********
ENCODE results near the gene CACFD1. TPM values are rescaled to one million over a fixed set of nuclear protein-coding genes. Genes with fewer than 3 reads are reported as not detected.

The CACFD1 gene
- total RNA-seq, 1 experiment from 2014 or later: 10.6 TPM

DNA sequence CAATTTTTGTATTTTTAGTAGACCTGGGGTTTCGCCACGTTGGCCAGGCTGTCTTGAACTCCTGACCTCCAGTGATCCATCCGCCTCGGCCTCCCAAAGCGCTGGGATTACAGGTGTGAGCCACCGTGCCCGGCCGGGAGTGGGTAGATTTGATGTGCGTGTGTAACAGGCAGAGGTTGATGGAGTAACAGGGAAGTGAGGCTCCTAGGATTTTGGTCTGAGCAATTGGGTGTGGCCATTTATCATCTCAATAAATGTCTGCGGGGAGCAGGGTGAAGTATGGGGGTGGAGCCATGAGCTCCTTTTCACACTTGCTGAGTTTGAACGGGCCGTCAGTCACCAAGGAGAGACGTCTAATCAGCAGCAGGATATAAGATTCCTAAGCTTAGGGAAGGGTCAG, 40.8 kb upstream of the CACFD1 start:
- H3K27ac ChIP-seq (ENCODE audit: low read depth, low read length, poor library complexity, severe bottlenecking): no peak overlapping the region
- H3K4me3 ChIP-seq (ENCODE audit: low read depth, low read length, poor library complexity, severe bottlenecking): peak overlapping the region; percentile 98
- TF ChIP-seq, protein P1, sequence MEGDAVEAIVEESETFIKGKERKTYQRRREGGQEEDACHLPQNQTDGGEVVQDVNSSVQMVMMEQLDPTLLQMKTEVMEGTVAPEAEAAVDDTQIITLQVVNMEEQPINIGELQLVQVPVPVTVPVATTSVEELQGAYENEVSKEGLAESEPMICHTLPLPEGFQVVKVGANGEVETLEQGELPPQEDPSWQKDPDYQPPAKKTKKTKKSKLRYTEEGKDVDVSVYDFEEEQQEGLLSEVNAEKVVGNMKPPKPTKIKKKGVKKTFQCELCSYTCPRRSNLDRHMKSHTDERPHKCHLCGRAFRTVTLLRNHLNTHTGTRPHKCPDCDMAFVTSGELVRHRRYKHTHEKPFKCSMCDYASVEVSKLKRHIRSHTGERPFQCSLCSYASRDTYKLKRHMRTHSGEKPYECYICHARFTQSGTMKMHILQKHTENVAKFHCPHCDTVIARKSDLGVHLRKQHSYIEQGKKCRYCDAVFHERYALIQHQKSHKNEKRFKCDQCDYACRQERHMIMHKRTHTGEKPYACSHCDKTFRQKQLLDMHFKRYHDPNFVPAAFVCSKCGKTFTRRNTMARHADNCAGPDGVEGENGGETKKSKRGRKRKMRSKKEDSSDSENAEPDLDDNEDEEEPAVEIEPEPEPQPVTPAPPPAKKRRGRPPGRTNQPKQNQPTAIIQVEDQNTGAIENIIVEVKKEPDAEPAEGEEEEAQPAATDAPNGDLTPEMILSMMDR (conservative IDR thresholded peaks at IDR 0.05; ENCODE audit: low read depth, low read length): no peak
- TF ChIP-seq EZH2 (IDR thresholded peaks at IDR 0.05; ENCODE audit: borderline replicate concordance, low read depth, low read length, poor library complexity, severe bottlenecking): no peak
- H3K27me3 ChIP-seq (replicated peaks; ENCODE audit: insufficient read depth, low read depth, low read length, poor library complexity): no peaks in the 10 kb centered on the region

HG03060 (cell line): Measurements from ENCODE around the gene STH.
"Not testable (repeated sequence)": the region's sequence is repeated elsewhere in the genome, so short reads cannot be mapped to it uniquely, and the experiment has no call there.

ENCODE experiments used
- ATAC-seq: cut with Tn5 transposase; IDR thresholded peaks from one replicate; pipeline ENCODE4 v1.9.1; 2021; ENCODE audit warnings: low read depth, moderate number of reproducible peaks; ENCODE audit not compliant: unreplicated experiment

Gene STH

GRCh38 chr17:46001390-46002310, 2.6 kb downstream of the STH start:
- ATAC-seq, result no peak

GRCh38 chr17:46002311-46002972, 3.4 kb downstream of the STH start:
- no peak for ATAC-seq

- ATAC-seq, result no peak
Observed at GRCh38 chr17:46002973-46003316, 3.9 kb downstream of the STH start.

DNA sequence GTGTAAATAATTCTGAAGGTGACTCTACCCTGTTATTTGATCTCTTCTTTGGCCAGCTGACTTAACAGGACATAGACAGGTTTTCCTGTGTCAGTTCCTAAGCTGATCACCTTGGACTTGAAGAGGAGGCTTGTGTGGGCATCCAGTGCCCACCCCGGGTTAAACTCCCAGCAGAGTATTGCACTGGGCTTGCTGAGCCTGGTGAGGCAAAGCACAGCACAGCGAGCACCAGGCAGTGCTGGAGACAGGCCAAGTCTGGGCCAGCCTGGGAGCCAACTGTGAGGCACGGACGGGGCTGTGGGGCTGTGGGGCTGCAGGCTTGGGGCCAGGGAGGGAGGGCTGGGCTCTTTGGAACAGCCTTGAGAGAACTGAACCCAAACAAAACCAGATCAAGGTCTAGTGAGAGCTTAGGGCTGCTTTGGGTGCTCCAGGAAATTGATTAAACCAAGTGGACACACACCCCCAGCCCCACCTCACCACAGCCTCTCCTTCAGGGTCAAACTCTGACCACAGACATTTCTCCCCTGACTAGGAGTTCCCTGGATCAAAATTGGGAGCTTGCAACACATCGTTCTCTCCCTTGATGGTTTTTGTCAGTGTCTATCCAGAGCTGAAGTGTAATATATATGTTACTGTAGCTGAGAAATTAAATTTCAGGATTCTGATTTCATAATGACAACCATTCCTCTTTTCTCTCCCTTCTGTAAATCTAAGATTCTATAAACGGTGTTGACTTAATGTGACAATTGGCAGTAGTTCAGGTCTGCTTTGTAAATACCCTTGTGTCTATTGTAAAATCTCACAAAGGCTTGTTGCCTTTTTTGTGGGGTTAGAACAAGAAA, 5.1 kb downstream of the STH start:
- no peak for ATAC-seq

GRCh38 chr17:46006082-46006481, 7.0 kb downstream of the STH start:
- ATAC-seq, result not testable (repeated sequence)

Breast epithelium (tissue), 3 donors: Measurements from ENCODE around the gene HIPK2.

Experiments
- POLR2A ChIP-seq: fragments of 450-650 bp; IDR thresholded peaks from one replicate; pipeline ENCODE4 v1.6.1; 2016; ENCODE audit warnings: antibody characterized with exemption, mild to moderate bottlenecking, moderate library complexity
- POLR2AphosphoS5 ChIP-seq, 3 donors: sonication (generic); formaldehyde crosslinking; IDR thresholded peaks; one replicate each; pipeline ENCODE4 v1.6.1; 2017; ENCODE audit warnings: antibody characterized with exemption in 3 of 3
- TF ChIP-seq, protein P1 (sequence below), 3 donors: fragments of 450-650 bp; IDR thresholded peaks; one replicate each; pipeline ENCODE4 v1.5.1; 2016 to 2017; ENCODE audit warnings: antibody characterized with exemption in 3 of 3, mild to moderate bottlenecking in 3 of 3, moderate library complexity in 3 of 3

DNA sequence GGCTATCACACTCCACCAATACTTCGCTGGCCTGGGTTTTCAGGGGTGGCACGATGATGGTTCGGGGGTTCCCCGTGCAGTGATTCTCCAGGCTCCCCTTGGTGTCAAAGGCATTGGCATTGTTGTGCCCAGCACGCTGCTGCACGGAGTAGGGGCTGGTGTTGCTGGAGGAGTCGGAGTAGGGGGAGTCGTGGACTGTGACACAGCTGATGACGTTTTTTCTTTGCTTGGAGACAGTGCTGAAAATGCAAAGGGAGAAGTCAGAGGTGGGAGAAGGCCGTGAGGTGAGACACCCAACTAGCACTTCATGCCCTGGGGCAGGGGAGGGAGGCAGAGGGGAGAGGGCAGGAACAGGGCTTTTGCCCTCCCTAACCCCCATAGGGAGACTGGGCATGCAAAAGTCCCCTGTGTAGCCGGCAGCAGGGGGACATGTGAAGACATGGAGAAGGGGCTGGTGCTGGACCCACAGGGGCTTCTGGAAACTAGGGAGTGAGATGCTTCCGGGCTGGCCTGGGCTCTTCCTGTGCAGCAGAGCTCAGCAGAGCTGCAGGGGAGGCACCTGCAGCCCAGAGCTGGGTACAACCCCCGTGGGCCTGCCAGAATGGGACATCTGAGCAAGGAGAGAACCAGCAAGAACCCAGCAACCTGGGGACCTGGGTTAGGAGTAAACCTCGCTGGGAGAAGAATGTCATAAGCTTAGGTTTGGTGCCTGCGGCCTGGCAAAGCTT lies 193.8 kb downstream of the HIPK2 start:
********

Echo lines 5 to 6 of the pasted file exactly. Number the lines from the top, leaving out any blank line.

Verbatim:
- H3K27ac ChIP-seq (ENCODE audit: low read depth, low read length, poor library complexity, severe bottlenecking): no peak overlapping the region
- H3K4me3 ChIP-seq (ENCODE audit: low read depth, low read length, poor library complexity, severe bottlenecking): peak overlapping the region; percentile 98